Doctor insights on:
What Is A Dissecting Aortic Aneurysm
Serious condition: An aortic dissection is when a tear develops in the inner layer of the aorta [which is a large blood vessel that branches from the heart] and blood enters between the inner and middle layers, causing them to separate. If the wall ruptures, then it is often fatal. If detected and treated early on, your chances of survival improves. With appropriate treatment your risk of death is 10%. ...Read moreSee 2 more doctor answers
Aortic aneurysm is a medical condition in which there is an balloon like outpouching in the wall of the aorta, which is the largest blood vessel in the body. Most commonly, this aneurysm occurs in the segment of the aorta that runs through the abdomen. Rupture can lead to massive ...Read more
Tear of the aorta: The aorta is the largest blood vessel in the body running from the heart to the top of the pelvis. It has a smooth lining and a muscular wall. A dissection of the aorta is a tear of the lining of the aorta allowing blood to pass between the lining and the wall which can cause problems in blood flow and in some cases can be life-threatening. Acute aortic dissection typically produces sharp sever. ...Read moreSee 1 more doctor answer
Hospitalization: Acute dissection of an aortic aneurysm in the chest requires emergency care. There are different types, but dissection of an ascending aortic aneurysm will fatal over 90% of the time in hours to days unless treated with emergency surgery. Acute dissection of the descending aorta may be treated with surgery or medical care depending on the circumstances, but always requires hospitalization. ...Read moreSee 1 more doctor answer
No: About 2000 new cases/yr in the US. Very high mortality. Hard to estimate actual occurrence, 1-3%of all autopsies or 1/350 cadavers. Very high mortality if ascending aorta involved. High index of suspicion, symptoms not consistent. If ascending aorta involved, emergency surgery needed. Most of descending aorta dissections can be managed medically into chronic. Periodic cat scans to monitor needed. ...Read moreSee 1 more doctor answer
Most: Most patients with a dissection aortic aneurysm have a sensation of tearing in their chest that is painful and distressing. However, between 5-15% of patients with aortic dissection have a painless dissection, making detection more difficult. Unexplained hypotension with dyspnea and heart failure usually lead to a diagnostic echocardiogram... But missed diagnosis are common in this group. ...Read moreSee 1 more doctor answer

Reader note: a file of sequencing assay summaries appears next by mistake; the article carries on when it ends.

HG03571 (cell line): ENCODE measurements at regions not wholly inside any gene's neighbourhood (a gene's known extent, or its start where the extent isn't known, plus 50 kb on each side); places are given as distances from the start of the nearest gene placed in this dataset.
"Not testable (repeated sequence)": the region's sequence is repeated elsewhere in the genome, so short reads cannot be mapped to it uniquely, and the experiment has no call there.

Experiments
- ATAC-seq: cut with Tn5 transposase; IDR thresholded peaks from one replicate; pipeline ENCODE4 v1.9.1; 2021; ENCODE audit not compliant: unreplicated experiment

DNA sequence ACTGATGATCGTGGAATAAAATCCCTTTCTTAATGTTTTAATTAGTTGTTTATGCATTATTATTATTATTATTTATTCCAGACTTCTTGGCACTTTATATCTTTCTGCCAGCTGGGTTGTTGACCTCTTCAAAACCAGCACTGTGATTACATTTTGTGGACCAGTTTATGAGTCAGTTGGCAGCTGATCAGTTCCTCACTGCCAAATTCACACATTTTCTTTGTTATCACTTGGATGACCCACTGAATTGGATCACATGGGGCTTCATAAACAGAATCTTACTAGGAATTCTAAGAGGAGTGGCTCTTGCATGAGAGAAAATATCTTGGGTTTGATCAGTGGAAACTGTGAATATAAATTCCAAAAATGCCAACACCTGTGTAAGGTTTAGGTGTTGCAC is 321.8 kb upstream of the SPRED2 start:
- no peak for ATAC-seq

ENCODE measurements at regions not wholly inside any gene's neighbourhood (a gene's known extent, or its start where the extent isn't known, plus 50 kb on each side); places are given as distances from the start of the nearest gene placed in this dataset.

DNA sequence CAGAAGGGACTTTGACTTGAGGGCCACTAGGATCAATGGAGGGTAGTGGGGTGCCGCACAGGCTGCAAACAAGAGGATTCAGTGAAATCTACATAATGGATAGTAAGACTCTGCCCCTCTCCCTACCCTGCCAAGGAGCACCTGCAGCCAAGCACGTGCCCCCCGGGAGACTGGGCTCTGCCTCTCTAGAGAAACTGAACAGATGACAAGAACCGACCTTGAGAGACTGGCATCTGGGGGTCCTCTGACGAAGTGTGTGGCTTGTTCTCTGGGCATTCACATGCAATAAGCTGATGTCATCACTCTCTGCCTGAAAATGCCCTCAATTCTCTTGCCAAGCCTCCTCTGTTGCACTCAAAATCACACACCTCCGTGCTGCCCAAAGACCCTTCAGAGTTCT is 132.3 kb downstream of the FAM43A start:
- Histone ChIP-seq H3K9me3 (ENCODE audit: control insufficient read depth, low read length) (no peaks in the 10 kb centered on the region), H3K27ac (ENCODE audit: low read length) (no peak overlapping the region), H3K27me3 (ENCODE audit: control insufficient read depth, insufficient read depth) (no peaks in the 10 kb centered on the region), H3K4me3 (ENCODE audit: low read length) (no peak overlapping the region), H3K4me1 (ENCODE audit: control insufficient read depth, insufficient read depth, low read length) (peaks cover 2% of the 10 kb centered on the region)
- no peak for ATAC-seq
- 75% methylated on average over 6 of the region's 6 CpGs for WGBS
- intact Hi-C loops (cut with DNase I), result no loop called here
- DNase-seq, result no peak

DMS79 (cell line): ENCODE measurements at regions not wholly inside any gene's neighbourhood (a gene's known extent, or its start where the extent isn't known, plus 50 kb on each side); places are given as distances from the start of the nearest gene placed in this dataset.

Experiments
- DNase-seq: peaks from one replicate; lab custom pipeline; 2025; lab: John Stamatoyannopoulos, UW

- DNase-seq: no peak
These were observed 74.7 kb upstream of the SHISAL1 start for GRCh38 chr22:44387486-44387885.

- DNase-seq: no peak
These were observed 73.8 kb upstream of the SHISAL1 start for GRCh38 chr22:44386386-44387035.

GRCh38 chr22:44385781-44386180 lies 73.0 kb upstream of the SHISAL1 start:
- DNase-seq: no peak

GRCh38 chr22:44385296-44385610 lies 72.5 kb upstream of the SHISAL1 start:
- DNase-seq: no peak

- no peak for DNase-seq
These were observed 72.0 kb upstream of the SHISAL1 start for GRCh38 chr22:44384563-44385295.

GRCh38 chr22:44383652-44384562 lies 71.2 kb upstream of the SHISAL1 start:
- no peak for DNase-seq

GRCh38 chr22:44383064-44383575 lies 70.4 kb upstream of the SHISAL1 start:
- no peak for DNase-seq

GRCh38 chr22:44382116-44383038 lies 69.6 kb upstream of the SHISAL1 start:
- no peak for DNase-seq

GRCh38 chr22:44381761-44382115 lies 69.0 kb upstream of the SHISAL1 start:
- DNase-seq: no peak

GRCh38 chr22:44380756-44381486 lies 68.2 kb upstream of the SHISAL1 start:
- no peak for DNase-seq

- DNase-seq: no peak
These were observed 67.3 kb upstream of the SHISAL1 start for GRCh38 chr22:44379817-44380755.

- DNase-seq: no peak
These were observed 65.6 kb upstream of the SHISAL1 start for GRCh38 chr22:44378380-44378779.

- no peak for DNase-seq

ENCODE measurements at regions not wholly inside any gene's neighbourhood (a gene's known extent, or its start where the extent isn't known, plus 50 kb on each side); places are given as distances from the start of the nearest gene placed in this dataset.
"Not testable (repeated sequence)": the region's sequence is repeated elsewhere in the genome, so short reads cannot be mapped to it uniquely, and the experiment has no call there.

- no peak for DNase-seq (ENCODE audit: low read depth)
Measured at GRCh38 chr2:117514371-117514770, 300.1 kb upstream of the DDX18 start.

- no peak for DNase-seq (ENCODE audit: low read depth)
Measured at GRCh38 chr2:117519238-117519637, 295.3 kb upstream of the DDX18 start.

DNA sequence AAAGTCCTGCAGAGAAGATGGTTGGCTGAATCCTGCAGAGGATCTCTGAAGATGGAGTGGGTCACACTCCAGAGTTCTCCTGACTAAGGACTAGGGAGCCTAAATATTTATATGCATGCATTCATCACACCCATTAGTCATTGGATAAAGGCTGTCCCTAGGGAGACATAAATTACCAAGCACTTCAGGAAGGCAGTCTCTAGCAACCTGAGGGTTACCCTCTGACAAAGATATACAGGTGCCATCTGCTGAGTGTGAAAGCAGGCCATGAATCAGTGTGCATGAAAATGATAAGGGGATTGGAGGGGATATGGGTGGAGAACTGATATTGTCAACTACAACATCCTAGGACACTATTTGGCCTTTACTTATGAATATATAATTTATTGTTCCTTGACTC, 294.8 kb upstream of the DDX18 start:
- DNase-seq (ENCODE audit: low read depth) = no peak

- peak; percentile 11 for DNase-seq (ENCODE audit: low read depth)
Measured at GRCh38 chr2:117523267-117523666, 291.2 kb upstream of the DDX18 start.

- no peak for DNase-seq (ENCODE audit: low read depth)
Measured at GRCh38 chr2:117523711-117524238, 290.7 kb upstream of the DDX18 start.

TO THE O.R.!: Aortic dissection may be treated with medical management or emergent surgery. With the improvement of endovascular grafts, surgical repair seems more common. A vascular surgeon will advise based on anatomy and location of dissection, vessels/organs involved. I've seen a few interventional radiologists do things also. Most important is immediate evaluation! ...Read moreSee 1 more doctor answer
No: Aneurysm is the dilation of your artery that can rupture if it gets too big overtime. A dissection is when the layers of your artery separate - generally associated with traumatic injuries (blunt or sharp), it is usually an acute event. Sometimes you can see dissection when the aneurysm starts to leak. Make friend with a vascular surgeon. ...Read moreSee 1 more doctor answer
Aneurysm/Dissection: An aneurysm is an area where the aorta has ballooned out compared to the aorta below and above. The more expanded the greater the risk of rupture. Dissection is when there is a disruption of the inner layer of the aorta and blood can flow between the layers. This often will cause blockages of aortic branch vessels resulting in stroke, heart attack, and bowel/kidney infarction, etc. ...Read moreSee 1 more doctor answer
No: An aortic dissection is a tear in the lining of the aorta, causing blood to leak into the aortic wall, causing pain and possibly hemodynamic issues. An aneurysm is an enlargement of the vessel to more than 2 times its normal size. Dissections may occur in aneurysms, and may become aneurysmal, but can occur independent of each other. ...Read more
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